RNA polymerase II (RNA Pol II) speed or elongation rate, i.e., the number of nucleotides synthesized per unit of time, is a major determinant of transcriptome composition. It controls co-transcriptional processes such as splicing, polyadenylation, and transcription termination, thus regulating the production of alternative splice variants, circular RNAs, alternatively polyadenylated transcripts, or read-through transcripts. RNA Pol II speed itself is regulated in response to intra- and extra-cellular stimuli and can in turn affect the transcriptome composition in response to these stimuli. Evidence points to a potentially important role of transcriptome composition modification through RNA Pol II speed regulation for adaptation of cells to a changing environment, thus pointing to a function of RNA Pol II speed regulation in cellular physiology. Analyzing RNA Pol II speed dynamics may therefore be central to fully understand the regulation of physiological processes, such as the development of multicellular organisms. Recent findings also raise the possibility that RNA Pol II speed deregulation can be detrimental and participate in disease progression. Here, we review initial and current approaches to measure RNA Pol II speed, as well as providing an overview of the factors controlling speed and the co-transcriptional processes which are affected. Finally, we discuss the role of RNA Pol II speed regulation in cell physiology.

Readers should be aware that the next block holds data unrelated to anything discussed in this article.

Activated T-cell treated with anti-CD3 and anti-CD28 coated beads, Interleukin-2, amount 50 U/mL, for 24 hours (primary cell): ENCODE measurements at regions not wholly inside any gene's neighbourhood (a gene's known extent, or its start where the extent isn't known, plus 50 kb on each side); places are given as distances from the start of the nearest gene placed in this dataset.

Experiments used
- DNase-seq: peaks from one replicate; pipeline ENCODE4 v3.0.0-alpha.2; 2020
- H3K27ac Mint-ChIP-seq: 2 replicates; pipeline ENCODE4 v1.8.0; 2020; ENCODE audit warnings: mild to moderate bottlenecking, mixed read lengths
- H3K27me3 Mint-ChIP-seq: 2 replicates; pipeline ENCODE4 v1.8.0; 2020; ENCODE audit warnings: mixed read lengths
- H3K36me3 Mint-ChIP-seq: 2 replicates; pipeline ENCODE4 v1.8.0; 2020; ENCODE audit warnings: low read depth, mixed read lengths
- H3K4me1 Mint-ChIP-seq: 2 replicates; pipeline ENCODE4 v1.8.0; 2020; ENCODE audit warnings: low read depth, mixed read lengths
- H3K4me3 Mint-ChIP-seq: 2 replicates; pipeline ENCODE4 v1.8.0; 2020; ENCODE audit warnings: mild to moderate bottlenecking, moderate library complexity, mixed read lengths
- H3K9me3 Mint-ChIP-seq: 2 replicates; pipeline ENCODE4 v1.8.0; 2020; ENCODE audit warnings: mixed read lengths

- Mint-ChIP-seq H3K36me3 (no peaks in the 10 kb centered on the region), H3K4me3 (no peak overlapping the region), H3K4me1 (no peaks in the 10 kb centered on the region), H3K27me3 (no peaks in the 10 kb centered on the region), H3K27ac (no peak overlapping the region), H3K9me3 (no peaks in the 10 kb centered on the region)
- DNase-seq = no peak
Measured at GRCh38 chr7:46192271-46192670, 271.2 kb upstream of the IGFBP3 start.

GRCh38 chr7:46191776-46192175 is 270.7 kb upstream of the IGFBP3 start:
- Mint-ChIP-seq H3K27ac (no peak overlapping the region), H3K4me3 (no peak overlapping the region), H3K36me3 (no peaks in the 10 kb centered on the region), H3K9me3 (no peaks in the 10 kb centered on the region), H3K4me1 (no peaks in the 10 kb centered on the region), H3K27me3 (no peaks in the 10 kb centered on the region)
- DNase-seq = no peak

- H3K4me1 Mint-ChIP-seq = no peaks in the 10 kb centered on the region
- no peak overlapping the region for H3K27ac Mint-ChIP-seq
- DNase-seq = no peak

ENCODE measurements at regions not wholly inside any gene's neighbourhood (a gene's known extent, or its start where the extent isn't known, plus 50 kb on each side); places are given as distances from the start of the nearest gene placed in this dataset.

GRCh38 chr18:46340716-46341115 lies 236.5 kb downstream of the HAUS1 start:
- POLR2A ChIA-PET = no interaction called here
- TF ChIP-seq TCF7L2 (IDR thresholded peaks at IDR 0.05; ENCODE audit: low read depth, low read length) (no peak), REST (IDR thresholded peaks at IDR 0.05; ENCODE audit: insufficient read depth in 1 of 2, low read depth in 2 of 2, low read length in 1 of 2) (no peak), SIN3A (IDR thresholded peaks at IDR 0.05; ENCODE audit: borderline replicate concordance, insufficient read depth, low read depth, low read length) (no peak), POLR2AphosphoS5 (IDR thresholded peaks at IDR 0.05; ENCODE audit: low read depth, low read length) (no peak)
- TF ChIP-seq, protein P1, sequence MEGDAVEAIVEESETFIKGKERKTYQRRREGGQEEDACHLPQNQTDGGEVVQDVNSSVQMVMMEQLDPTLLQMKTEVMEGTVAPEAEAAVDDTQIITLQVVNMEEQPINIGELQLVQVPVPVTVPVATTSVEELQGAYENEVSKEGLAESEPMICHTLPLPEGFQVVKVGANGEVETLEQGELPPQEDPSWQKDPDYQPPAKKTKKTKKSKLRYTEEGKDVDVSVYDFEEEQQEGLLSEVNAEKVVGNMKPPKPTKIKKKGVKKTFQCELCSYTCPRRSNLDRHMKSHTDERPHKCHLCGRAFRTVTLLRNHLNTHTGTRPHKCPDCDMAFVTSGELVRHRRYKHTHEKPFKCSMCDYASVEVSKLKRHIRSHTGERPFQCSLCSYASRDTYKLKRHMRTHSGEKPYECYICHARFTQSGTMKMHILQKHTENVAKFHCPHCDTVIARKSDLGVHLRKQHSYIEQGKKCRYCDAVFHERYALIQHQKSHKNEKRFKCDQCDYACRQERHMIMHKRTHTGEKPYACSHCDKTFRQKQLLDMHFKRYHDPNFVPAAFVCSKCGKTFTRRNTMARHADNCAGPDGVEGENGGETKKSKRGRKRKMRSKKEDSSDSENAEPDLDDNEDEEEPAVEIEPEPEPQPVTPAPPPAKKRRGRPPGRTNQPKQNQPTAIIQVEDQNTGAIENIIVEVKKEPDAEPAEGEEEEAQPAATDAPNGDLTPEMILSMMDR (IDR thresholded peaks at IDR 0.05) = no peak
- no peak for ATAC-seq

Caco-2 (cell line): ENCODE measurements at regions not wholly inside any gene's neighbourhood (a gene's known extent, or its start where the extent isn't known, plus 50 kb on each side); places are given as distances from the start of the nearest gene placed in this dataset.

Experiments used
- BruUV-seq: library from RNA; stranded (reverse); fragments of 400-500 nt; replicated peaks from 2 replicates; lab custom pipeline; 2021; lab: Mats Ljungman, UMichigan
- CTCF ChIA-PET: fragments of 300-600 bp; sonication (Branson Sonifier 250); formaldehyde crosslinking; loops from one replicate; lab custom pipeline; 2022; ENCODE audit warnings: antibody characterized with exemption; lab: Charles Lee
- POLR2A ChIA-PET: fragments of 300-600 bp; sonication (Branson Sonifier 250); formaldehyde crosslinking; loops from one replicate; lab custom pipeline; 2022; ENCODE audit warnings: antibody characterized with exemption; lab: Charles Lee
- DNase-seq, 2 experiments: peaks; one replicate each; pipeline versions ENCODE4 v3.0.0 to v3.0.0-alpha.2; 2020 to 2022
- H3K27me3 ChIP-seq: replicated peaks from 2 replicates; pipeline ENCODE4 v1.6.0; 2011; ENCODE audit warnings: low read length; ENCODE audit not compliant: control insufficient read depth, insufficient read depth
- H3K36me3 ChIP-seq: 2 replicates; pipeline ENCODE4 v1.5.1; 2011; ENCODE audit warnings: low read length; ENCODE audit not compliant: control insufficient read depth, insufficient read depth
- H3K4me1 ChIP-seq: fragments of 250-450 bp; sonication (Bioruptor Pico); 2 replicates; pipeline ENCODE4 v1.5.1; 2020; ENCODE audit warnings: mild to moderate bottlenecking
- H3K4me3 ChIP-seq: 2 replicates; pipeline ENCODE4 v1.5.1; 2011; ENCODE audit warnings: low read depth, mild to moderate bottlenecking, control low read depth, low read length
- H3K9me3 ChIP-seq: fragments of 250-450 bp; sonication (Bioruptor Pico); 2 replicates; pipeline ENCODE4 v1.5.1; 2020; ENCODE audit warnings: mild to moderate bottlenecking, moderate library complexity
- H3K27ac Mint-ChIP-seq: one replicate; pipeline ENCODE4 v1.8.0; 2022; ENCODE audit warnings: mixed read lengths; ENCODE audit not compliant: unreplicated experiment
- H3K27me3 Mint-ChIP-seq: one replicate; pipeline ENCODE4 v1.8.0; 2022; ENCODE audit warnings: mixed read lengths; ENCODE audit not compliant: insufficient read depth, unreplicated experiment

Keywords: RNA polymerase II; co-transcriptional processes; transcription speed.
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